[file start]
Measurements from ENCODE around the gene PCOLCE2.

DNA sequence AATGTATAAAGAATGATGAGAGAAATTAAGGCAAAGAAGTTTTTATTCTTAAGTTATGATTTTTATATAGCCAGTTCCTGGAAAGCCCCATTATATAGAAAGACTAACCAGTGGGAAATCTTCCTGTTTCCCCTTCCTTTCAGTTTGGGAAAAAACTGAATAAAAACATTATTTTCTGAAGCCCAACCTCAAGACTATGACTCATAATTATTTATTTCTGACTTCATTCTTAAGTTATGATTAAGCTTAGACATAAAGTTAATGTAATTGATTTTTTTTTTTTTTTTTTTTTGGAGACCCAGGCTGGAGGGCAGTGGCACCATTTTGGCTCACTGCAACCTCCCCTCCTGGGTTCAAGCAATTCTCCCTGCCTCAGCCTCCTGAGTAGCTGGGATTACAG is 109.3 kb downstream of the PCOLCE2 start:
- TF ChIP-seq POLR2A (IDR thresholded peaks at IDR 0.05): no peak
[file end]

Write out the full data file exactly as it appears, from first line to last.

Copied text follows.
Measurements from ENCODE around the gene PCOLCE2.

DNA sequence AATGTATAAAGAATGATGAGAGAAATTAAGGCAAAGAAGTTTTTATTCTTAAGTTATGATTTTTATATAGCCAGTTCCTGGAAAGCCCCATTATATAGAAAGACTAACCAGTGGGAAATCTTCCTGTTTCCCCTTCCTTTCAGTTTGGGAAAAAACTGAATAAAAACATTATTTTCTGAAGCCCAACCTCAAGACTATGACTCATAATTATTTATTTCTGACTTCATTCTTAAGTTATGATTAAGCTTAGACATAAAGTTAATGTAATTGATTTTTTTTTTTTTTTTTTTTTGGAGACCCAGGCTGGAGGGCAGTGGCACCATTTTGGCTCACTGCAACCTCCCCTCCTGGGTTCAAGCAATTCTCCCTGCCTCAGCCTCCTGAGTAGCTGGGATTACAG is 109.3 kb downstream of the PCOLCE2 start:
- TF ChIP-seq POLR2A (IDR thresholded peaks at IDR 0.05): no peak